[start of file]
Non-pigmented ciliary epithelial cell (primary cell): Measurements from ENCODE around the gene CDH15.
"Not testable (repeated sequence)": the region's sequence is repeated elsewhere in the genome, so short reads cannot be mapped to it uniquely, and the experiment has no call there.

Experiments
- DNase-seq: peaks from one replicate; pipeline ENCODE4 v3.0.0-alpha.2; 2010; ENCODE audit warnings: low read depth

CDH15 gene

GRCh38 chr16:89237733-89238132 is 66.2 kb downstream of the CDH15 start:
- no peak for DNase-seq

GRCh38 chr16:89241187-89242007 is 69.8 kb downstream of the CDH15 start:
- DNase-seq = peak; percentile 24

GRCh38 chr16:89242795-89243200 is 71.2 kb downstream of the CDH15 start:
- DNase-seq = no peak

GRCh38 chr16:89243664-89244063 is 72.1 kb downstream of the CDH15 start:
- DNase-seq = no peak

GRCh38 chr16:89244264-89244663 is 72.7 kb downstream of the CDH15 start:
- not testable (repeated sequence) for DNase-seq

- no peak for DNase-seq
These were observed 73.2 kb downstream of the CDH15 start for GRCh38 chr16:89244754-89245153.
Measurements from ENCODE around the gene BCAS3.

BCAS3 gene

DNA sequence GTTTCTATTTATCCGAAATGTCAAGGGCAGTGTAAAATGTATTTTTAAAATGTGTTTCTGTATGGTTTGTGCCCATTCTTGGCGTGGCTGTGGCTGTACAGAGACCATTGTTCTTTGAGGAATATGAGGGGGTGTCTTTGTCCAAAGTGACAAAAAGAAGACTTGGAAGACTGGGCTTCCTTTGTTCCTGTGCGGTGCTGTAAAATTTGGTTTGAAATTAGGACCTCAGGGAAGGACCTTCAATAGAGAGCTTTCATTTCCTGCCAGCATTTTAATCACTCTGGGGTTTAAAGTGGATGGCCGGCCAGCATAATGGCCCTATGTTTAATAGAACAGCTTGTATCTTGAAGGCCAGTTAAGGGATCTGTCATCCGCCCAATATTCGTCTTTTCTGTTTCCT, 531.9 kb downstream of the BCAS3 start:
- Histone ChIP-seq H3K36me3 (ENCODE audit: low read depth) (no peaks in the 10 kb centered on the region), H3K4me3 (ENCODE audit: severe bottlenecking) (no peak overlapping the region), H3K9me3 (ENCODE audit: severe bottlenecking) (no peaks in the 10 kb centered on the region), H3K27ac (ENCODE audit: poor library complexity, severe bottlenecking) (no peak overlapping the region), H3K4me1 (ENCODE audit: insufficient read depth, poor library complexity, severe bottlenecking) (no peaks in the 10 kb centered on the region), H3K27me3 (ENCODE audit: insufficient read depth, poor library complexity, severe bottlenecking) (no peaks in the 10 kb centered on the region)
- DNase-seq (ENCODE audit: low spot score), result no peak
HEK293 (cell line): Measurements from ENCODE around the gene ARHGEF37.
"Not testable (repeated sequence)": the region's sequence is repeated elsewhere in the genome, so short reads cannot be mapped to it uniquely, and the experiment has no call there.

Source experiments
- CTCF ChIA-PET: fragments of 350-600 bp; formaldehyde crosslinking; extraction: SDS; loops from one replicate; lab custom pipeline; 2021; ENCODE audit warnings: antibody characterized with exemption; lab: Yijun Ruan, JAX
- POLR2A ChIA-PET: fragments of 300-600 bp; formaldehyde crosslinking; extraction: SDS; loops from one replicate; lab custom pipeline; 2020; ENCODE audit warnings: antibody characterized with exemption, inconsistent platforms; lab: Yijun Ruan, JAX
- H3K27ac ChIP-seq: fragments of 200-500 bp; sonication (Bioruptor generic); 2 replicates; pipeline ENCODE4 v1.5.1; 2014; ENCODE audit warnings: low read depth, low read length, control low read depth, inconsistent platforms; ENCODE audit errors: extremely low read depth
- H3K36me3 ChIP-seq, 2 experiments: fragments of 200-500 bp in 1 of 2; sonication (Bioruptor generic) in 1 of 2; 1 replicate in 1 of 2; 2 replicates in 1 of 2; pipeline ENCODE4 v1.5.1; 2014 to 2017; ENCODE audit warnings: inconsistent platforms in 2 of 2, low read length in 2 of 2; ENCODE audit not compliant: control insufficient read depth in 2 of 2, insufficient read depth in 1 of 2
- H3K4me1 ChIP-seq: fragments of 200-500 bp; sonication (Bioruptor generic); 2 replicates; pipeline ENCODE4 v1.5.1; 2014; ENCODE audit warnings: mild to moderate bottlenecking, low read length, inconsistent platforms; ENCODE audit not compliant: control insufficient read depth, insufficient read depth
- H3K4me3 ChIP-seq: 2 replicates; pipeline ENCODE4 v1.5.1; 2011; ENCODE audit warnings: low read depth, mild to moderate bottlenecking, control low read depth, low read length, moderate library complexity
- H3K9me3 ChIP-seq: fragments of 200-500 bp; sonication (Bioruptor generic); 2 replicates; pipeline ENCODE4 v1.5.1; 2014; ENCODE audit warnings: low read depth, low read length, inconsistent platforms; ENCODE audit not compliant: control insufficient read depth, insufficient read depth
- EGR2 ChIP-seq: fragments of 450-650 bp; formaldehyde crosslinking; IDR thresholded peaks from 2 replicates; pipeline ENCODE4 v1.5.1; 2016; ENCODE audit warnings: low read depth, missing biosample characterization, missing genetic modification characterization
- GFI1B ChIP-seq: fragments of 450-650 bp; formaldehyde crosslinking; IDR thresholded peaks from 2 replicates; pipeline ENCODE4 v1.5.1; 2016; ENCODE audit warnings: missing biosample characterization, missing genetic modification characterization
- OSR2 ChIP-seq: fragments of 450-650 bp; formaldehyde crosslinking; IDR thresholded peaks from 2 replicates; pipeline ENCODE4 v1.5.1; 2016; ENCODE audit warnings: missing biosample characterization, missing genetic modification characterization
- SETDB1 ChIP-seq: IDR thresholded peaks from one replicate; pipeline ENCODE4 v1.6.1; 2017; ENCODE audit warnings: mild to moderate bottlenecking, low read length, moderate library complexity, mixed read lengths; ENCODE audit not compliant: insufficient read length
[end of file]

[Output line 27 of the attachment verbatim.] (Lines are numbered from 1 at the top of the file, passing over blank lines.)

- POLR2A ChIA-PET: fragments of 300-600 bp; formaldehyde crosslinking; extraction: SDS; loops from one replicate; lab custom pipeline; 2020; ENCODE audit warnings: antibody characterized with exemption, inconsistent platforms; lab: Yijun Ruan, JAX